This guy is a bona fide genius crazy guy. He'd be the first to tell you. Fuck it, he'll probably google this shit and read this. Hey, dude- nice fucking album. Look at his picture. This guy has to add a large flourish to every power chord. Even in rehearsal. But listen to what he plays.

TJ was mastering a sort of non-music with his guitar when we did this album. He had this thing where he'd play something really sort of hopeless-sounding and machine-ish and he'd say "that's the kind of thing that my mother would ask me to stop playing". And we tried to let that "non-music" approach influence this stuff. It's pretty spiky. We set up a lot of these drones that stretch with little overdubs and never sort of resolve harmonically. And TJ comes in on top with these hopeless, astringent, galactic sounding lines.

4. "Perfectly Lovely Planets": Another TJ number that didn't make any sense to me at all. But in a good way. I had learned by now that this guy was coming from another galaxy entirely and I sort of sat back for a lot of his input and just did what I was told. I knew it would be weirder than anything I could come up with and that refreshed me. TJ puts his vocal through a really fucked-up robotizer and delivers a chilling story of a race of space females who decimate planets, kill all males and establish themselves. I love the jackbooting imperialism of the chorus and the "Lost In Space" countermelodies he works in at the end.

TJ found a Goth chick in a band in another rehearsal room and got her to record the part of the galactic woman explaining the agenda of the X5-17. Freaky. She was hot.

TJ was always bringing people in from other bands to loop their voices or have them do some random percussion on a track.

5. "The Future's In Space": this was my song about being brave wrapped in an interesting tale about a crazy guy imagining he's spacebound in his Buick Skylark. But is he crazy? "I ease the throttle to overdrive/The G's kick in and I feel alive..."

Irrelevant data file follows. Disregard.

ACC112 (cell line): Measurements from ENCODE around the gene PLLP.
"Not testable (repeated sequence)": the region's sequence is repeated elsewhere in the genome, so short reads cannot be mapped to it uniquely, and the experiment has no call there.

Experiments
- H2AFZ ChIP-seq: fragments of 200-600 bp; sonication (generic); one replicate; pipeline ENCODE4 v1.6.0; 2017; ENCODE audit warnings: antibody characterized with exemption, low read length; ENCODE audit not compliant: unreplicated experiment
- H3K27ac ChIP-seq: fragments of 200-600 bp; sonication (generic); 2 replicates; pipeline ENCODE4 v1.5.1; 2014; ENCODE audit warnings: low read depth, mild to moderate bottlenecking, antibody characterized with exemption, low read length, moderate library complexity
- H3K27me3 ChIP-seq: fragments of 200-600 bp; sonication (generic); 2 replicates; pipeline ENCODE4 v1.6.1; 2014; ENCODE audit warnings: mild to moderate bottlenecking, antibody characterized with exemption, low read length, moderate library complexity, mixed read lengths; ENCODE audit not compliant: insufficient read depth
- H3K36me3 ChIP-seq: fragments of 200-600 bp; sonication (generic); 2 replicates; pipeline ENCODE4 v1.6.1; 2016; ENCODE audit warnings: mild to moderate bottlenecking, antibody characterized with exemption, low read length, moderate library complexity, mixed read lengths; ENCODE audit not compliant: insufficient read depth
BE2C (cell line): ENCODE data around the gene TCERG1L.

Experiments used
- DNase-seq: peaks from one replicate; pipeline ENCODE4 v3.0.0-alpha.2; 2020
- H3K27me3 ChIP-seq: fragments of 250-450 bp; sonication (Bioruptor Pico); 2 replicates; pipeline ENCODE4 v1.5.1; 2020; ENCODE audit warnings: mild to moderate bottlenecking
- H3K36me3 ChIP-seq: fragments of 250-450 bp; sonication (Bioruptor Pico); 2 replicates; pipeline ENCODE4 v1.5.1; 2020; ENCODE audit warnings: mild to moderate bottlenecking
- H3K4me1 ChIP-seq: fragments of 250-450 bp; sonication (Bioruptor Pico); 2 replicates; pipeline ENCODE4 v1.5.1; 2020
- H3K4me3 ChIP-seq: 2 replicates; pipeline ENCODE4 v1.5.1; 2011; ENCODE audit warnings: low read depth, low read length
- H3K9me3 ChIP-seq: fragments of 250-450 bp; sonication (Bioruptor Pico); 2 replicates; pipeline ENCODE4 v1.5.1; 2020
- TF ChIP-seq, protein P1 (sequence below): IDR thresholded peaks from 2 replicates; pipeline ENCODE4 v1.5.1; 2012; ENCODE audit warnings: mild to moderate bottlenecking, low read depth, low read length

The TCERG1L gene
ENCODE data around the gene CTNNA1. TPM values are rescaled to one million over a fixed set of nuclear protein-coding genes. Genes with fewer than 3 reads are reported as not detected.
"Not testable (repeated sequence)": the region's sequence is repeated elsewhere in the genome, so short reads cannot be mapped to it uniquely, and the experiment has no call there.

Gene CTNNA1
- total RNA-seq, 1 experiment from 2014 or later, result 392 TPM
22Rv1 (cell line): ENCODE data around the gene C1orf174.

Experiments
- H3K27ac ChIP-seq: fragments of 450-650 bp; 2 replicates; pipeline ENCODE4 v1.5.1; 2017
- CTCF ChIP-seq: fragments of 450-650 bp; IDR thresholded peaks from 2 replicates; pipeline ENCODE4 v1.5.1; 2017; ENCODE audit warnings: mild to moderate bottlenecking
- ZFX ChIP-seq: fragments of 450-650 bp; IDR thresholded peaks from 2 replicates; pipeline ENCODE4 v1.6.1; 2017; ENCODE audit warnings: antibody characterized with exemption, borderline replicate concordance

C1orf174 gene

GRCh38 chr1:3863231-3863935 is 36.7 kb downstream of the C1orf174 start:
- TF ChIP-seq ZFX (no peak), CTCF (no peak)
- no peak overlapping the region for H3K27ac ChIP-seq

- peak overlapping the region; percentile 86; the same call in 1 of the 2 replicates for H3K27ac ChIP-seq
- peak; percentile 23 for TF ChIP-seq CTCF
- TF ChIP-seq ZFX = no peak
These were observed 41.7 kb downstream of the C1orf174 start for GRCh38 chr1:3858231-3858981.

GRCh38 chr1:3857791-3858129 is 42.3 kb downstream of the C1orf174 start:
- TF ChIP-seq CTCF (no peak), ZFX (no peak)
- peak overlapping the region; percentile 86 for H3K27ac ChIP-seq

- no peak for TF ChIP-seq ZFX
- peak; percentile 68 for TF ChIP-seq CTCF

We did the Space Rock Opera live in its entirety at the Mint Supper Club in Hollywood one summer night in 2000 and this one was the funnest for me to play, along with "Purple Majesty" and "Sugar". It was the only time we did the whole thing live. It went over a storm.

Nice rhythm track on this. Obviously copping "Walking On The Moon". I wanted to get that effect: a rhythm that is super-empty but totally infectious. It's like "space soul". There's a lot of weird distant guitar in this in various states of mangling. Slowed down in places to give a sense of distance and heaviness.

6. "Free From Denial": This one is TJ's letter to me. I'm referred to as "sister B": "Sister B/This mission lately doesn't mean too much to me.../Sister B?I'll telegraph when I get where I'm going..." See, it's a sort of disgusted goodbye. You have to understand- TJ is the kind of person who would do this.

He goes on to say "We've seen each moon three times/Each constellation twice/It seems to me the galaxy is shrinking all the time.../But you don't seem to mind..." which I assume means "I'm moving on to other crazy shit".

This whole song is about becoming disenchanted with a once-crucial mission. Like, say, being in a band. The "free from denial" refrain sort of drives it home. Some very fine guitar here.

7. "Iapetus IV": Ever since Andy Summer's "Mother" I've loved fucked-up songs about men's terror of women. This song couches the whole thing in a galactic ghost story about a guy who has a thing with a female alien ("...she looked at me as if I was a five-course meal/with her blank eyes nictitating/And her six bare breasts like something from a dream...") and is subsequently eaten by her as their space ship barrels into a galactic docking station.

This one was quite a production. It's the "A Day In The Life" of this record. All manner of found sounds were incorporated, sounds from other records, all manner of distorted power tools. I put the sound of a spinning bike wheel through a series of sonic alterations and set up a compressor so the vocal triggered it. That's the sound over on the right that sounds like my voice is being reprocessed for transmission to Nebula XJ-1584355. Ha- I love the lyric "I will never tell them how she came to me/With her pretty blue probiscis and her pheromone sac soft and smooth and cool..."

The ending involved a three-page script that we had to learn and enact. TJ is the docking computer on the right and I'm the pilot over on the left. The pilot mis-hears the docking coordinates and that's when all hell breaks loose.

In a beautiful little moment of completism, the docking computer says, "almighty Sparrow...she's on top of us...", I really love this. It sums up the intent of the whole record- the idea of a masterpiece held together with tin foil and clothes hangers. Space Rock Opera is about that exactly- it's not so much a space rock opera as it is a record about a space rock opera.